If You See Something – Say Something

Debra Franklin Human Resources, Risk Management 0 Comments

Published by Ford Harrison on 5/17/2017, submitted by Debra Franklin, Esq., VP HR Solutions.

In less than a year, Fox News has lost its founder and one of its most well-known anchors due to widespread sexual harassment allegations. Fox News recently reported that 20th Century Fox paid $10 million in sexual harassment settlements in the first quarter of 2017 alone. How can Fox News be proactive in avoiding harassment claims in the future? Prevention is the best tool to avoiding claims. Here are some essential steps to prevent and correct unlawful harassment.

  1. Disseminate a workplace harassment policy that complies with state and federal anti-discrimination laws. The policy should encompass all forms of unlawful harassment based upon all protected classes, not just sexual harassment; although sexual harassment should be separately discussed within the policy.
  2. The policy must be communicated to all employees at the time of their hire and should also be posted in the workplace. Employees should be given an acknowledgement to sign so that they acknowledge that they have read and that they understand the policy.
  3. The policy must contain an effective complaint procedure that affords the employee bringing the complaint the opportunity to bypass the alleged harasser; however, the complaint procedure should not be too broad so as to encompass everyone at the organization.
  4. The policy must contain an anti-retaliation provision, ensuring that the employees are aware that they will not be retaliated against for complaining internally, filing lawsuits/charges, or participating in an investigation.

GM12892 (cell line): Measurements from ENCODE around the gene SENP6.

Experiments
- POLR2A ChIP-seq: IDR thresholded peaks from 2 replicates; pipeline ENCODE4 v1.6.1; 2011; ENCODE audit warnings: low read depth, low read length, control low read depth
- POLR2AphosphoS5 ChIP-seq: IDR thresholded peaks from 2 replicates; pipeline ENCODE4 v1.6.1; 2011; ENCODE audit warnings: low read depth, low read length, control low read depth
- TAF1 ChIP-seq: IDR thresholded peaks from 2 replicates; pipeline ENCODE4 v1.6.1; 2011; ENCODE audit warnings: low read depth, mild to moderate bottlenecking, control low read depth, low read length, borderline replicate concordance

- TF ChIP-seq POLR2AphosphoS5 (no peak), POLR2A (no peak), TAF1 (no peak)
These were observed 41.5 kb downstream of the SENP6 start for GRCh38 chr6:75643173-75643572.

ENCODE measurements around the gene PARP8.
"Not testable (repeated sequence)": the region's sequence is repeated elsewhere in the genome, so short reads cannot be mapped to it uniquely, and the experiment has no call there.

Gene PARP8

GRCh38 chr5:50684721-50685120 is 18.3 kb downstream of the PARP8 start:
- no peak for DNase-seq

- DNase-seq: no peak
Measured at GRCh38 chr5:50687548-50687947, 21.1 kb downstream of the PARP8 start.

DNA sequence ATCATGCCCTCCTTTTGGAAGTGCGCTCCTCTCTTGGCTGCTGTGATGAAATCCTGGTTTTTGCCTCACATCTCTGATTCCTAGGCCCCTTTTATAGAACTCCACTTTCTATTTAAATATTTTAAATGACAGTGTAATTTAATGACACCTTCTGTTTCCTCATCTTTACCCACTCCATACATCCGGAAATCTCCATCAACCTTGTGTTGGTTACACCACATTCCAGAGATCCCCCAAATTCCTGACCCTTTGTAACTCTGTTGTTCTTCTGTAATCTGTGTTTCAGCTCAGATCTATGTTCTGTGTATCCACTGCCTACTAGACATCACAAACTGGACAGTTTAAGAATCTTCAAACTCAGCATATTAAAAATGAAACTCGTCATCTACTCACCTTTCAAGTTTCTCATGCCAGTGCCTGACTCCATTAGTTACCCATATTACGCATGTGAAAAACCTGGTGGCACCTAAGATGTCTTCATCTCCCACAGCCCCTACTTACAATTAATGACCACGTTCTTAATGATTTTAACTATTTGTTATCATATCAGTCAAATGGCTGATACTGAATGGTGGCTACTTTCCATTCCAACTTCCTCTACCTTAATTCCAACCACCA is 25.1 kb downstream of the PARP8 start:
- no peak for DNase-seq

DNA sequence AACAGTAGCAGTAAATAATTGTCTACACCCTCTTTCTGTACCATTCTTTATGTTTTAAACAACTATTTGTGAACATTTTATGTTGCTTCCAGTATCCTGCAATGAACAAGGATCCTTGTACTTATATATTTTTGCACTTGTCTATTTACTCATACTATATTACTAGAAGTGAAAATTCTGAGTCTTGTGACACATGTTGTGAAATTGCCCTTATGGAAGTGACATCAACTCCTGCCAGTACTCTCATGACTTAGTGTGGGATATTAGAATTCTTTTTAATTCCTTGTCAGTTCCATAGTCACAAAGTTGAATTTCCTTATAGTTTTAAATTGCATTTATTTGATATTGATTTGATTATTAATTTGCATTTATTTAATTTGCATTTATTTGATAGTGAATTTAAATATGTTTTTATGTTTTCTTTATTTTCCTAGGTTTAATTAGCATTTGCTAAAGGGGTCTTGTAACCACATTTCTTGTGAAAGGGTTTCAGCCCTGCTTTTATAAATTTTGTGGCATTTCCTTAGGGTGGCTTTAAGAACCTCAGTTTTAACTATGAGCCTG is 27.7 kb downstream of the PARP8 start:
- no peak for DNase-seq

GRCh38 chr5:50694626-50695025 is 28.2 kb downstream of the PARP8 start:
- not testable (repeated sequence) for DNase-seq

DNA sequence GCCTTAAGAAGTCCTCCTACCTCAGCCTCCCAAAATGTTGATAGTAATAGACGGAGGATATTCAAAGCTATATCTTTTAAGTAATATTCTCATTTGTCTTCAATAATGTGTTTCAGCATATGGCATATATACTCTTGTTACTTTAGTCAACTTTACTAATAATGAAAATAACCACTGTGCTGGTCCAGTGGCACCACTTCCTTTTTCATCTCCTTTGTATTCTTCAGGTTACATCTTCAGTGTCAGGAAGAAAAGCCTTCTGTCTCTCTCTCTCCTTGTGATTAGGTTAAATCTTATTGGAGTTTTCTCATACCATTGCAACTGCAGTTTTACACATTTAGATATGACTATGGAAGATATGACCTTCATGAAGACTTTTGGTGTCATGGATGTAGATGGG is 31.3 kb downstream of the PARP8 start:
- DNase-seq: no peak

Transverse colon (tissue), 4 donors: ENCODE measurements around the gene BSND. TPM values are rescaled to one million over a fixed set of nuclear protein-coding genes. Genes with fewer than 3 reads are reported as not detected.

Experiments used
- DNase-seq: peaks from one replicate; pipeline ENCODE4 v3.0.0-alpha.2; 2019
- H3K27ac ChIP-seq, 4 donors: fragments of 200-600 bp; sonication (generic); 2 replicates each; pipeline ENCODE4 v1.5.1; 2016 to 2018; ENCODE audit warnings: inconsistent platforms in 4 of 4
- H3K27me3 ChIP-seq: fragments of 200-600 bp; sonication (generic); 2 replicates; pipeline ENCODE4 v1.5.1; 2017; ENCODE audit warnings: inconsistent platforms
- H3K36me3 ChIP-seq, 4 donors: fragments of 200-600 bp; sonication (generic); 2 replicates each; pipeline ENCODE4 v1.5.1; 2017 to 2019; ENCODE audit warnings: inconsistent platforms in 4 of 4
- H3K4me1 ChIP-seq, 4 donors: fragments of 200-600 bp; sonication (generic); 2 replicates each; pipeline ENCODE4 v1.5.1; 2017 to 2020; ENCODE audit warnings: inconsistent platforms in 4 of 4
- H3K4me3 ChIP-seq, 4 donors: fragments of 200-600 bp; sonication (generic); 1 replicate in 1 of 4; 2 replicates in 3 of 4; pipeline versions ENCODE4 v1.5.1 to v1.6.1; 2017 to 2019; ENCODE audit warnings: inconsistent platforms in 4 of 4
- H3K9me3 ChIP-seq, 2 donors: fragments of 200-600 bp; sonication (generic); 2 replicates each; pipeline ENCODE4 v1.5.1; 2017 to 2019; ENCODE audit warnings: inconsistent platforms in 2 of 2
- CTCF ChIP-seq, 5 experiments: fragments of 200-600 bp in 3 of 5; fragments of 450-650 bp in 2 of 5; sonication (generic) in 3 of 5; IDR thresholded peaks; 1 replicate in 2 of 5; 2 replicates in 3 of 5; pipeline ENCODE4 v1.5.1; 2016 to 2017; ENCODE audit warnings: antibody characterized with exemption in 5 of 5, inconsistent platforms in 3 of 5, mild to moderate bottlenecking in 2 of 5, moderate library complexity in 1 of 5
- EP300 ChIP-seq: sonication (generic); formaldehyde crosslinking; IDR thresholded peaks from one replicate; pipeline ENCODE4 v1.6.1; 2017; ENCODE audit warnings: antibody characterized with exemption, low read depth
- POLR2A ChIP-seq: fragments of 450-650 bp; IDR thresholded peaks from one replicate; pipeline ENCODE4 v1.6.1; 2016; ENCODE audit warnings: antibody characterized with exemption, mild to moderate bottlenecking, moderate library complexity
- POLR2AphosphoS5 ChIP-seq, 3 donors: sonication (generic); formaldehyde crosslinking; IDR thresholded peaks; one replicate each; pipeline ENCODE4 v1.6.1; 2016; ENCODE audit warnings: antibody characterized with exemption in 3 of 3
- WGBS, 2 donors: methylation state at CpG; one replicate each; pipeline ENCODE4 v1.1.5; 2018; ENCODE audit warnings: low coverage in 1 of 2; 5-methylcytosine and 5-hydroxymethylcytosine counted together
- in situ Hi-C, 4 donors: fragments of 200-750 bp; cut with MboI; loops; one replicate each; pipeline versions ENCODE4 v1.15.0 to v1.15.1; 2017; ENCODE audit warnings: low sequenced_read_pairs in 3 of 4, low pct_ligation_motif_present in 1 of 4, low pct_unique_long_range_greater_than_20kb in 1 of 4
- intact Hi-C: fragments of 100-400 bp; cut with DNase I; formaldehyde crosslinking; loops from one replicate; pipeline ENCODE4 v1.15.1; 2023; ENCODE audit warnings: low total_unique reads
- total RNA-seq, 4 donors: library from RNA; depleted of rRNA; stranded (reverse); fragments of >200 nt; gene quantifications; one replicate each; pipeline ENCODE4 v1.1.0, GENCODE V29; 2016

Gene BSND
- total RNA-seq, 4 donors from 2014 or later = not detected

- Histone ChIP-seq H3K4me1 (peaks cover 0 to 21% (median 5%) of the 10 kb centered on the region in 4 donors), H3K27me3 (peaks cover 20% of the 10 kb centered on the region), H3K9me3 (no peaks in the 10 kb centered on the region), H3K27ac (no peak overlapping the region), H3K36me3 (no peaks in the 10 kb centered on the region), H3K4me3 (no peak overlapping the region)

5. The policy must not guarantee confidentiality; rather, it should state that, to the extent possible, complaints will be kept confidential. Obviously, an employer can’t keep a complaint confidential to the extent it must share the allegations during the course of an investigation. An employer, however, can guarantee that it won’t share the allegations with those who don’t have a reason to know them.
  6. Employees (both managers and employers) should be trained on preventing sexual harassment and other forms of harassment at the time of hire and every two years.
  7. Don’t require employees to put their harassment complaints in writing.
  8. Respond to complaints immediately by conducting thorough and unbiased investigations.
  9. Take appropriate remedial action following substantiated complaints of unlawful harassment by issuing disciplinary action commensurate with the substantiated conduct and continuing to monitor the relationship and the alleged harasser’s conduct toward others.
  10. Keep your eyes and ears open and mandate that your supervisors do the same–if they see something, they must say something. Moreover, rumored allegations also should be explored.

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